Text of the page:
Warner Bros' WBD.O "Barbie" showed no signs of slowing down in its second weekend at the box office, and was set to haul in $93 million in ticket sales Friday through Sunday, according to estimates from media analytics firm Comscore.
Director Greta Gerwig's take on "Barbie" - the year's No. 1 movie, and the highest-grossing opening weekend for a film directed by a woman - has made more than $351 million in the US and Canada since opening on July 21, and nearly $775 million globally, Comscore reported.
The film, which stars Margot Robbie in the titular role, and Ryan Gosling as Barbie's iconic beau, Ken, sends Mattel Inc's MAT.O iconic doll on an adventure into the real world.
Thanks to #Barbenheimer, total ticket sales at the domestic box office soared to $311.1 million, the 4th biggest weekend of all time https://t.co/E9H6QFFIOD pic.twitter.com/UnyERg9nsJ— The Hollywood Reporter (@THR) July 25, 2023
The toy maker last week posted a surprise second-quarter profit in the wake of the movie's release, with CEO Ynon Kreiz telling analysts the company would expand its "Barbie"-related toys and products in the second half of 2023.
On Barbie's heels this weekend was "Oppenheimer," director Christopher Nolan's historical tale of the physicist J. Robert Oppenheimer and the making of the atomic bomb, which made an estimated $46.2 million Friday through Sunday in what Comscore analyst Paul Dergarabedian called a "phenomenal second weekend."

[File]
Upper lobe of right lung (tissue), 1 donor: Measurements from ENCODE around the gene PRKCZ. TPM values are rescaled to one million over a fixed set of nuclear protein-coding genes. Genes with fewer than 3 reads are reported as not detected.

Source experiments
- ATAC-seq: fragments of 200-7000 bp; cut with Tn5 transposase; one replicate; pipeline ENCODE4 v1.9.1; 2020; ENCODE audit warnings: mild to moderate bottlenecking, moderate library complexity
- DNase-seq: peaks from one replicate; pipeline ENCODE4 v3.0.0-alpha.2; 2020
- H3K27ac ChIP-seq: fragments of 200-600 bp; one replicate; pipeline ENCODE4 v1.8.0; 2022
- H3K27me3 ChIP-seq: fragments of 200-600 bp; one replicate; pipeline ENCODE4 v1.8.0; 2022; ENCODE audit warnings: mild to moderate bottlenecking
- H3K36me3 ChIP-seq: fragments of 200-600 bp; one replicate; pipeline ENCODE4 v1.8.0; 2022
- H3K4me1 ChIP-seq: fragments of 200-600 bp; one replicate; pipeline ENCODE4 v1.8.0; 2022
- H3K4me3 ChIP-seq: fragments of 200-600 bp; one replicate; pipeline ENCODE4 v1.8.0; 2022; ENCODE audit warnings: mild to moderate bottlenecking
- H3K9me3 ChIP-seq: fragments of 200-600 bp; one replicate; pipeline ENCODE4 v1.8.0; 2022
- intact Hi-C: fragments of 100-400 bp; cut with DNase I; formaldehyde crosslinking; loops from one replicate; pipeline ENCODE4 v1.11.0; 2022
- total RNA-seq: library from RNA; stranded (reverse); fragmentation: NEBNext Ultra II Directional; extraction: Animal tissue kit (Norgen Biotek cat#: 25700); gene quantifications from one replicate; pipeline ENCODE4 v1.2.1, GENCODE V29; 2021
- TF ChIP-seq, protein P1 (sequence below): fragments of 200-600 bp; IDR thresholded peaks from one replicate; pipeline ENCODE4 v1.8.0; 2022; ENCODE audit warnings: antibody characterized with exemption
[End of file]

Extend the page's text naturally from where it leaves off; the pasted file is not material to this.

'Barbenheimer' blows up box office
The two films together have been dubbed "Barbenheimer," a nod to the relative rarity of two blockbusters opening the same weekend. Their combined sales are "absolutely mind-blowing," Dergarabedian said, with second-weekend numbers that "would have been hailed as opening weekend wins."
Universal's Oppenheimer has made $174 million in the US and Canada so far, and $400 million worldwide.
The Barbenheimer phenomenon continues at the box office. #Barbie had one of the best second weekends of all time, and #Oppenheimer had the biggest second weekend ever for an R-rated pic https://t.co/qFAer84Jx4 pic.twitter.com/agKbBY80dL— The Hollywood Reporter (@THR) July 30, 2023
The films have seized American moviegoers' attention at an uncertain time for Hollywood. The Writers' Guild of America, a labor union representing writers, has been on strike over pay since May, while SAG-AFTRA - the union for artists and actors, including A-list stars like Robbie - went on strike earlier this month.